April lived up to its usual self. A taste of days to come then the following day the weather we experienced was cold and dreary. Haze from the water turned many a night into a wonderland hanging above the marsh and letting the tops of the bushes of thorn and willow grace the sky.
Two days of light rain on the fourteenth and fifteenth was a boon to the young growth emerging. A few mallard duck broods I saw were huge, many totalling over the dozen. With the mild weather they should manage to grow into adults.
Another thing I have noticed all winter which is now becoming evident to all, is the number of foxgloves growing. It would appear that last year’s seed shed itself at an opportune time to germinate and the warm winter allowed it to survive.
The nature reserve people have a raft with a tunnel on the top that allows wild mink to run through. The floor of the tunnel has a pad of Plasticine, so recording their footprints. The idea is to record the number of the animals on the river. The other day the man that checks the monitors asked if he could fingerprint my two terriers as he had some rather odd prints in his tunnel. The raft floats away from the river bank on the end of a rope tether. Taking my youngest Jack Russell in my arms, I pressed his left foot into the tray alongside the marks there. ‘No,’ much too big. The older father dog was the next to have his prints taken. ‘Yes!’ Somehow he had managed to climb aboard the raft and investigate the interior of the dark tunnel. This very dog will not go out if it is raining. Even a heavy dew is enough. He detests water!
The increase in parking fees for the locals in their own town by Rother seems harsh. The sooner Rye regains control of its own affairs and pulls that drawbridge up to the Rye Mint that supplies Bexhill with so much wealth, the better for Rye.
Queen Elizabeth 1st called Winchelsea Little London and Rye Royal. Another monarch, this time a king, named Bognor Regis “Bugger Bognor”. Now it’s time Rye said “Bugger Bexhill.”, “let them whither on the vine,” another saying from a great man.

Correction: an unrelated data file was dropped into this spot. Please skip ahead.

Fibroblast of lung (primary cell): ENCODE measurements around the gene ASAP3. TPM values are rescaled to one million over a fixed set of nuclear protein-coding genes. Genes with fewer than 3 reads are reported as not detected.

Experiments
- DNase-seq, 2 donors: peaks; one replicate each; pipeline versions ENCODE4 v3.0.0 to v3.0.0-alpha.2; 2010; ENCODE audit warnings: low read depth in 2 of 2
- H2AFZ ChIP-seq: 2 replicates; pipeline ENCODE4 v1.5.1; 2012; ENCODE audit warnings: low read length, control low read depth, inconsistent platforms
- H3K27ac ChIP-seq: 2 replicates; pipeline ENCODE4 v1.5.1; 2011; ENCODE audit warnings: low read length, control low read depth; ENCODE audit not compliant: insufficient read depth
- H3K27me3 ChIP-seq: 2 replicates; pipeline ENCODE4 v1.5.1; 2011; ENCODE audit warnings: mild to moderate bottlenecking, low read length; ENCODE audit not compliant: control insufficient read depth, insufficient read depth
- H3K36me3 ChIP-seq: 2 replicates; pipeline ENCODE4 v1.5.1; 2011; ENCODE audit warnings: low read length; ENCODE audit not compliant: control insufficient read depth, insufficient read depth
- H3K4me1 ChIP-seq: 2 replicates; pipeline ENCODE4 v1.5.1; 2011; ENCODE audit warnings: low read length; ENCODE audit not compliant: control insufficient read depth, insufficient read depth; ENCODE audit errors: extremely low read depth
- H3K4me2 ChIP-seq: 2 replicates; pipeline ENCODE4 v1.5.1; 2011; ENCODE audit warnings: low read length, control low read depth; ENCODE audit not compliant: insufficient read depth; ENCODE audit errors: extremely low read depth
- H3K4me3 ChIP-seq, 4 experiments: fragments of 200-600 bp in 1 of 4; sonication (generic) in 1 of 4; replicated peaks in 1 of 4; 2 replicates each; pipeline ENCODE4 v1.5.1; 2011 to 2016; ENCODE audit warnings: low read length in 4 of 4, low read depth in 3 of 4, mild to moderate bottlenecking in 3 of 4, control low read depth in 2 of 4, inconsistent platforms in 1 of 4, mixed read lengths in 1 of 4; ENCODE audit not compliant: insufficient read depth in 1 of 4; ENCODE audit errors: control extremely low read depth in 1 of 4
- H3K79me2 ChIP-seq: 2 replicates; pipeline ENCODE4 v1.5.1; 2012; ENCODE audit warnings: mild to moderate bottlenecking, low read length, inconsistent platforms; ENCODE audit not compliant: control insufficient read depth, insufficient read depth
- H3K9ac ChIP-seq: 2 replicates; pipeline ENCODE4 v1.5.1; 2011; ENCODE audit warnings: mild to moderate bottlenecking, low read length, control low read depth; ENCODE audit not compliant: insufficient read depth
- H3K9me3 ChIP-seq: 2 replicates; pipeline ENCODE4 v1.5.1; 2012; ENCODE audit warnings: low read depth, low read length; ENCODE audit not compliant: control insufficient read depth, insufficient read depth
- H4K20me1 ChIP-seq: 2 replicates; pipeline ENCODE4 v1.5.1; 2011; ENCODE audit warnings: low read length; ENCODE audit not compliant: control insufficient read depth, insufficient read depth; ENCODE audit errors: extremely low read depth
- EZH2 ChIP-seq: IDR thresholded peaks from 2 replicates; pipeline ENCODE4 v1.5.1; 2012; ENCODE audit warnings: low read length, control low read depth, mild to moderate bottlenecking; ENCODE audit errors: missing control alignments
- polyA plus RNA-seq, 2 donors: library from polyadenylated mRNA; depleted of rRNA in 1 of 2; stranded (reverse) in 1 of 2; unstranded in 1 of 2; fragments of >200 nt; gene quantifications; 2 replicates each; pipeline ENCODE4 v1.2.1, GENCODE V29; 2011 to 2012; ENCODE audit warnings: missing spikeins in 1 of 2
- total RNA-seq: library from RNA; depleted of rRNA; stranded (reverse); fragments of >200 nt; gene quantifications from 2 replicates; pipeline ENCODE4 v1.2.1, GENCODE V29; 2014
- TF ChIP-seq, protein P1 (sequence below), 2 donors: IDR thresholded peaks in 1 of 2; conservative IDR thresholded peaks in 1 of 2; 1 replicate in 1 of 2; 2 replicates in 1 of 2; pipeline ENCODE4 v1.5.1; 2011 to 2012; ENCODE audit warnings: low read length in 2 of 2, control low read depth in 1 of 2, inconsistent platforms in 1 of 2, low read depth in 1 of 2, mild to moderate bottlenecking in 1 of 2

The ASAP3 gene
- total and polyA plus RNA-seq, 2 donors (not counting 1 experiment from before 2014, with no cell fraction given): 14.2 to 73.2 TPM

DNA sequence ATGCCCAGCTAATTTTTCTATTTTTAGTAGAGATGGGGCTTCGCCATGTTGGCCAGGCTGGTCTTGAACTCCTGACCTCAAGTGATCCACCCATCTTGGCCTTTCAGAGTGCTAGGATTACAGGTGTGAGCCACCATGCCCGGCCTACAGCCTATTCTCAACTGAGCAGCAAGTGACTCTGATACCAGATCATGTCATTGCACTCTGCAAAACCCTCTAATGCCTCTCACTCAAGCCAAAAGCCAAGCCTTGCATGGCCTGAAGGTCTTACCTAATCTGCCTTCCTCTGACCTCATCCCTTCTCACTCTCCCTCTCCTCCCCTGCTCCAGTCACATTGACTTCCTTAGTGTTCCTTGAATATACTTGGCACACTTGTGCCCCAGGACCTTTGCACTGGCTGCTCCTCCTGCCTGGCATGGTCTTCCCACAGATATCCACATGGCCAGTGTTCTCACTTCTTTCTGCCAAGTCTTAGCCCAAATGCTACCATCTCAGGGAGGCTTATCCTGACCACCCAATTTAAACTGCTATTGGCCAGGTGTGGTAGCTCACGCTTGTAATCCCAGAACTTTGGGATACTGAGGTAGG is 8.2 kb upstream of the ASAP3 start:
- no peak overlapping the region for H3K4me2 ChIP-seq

The fact that Rother District Council have closed the toilets at the top of Rope Walk is a disaster. God help Rye! The old Ryers must be turning in their graves! The very custodians that had the town given to them are treating us shamefully. Perhaps that thought has gone through their minds and that is why they have laid the tombstones down flat, hoping to contain them until the rape of Rye is complete.
Looking at the old Soup Kitchen today, you can see how much they are caring for it. The chimney pot around the back, visible from the Rope Walk is sprouting a forest of trees and brambles. I suppose I am mad to think that it is the Rother District’s intention to take part in Rye in Bloom this year, and to use every receptacle capable of holding plants, even old chimneys! The sheer fact that plants are growing there, shows that they have not been vigilant in their upkeep for sometime.
The trees on Hilder’s Cliff would have benefited from a light haircut to allow an uninterrupted view of the marsh. Also the ice cream van still finds a place to park each day, churning visible smoke out into the road. Even though I read he was banned, I suspect the enforcement officer is too busy the other end of town making sure the light bulb is removed immediately from a Mint pub’s fascia!
Make the High Street a Shopping Precinct
It is too late now in history to resurrect the old toll gates around the town to keep Rother out but surely history screams out to reinstate the town to its former glory and by that I mean clean out the three foot of pigeon dung in the Landgate and replace the portcullis allowing the high street to become a precinct from ten to four.
Rye’s Own May 2005
All articles, photographs and drawings on this web site are World Copyright Protected. No reproduction for publication without prior arrangement. © World Copyright 2015 Cinque Ports Magazines Rye Ltd., Guinea Hall Lodge Sellindge TN25 6EG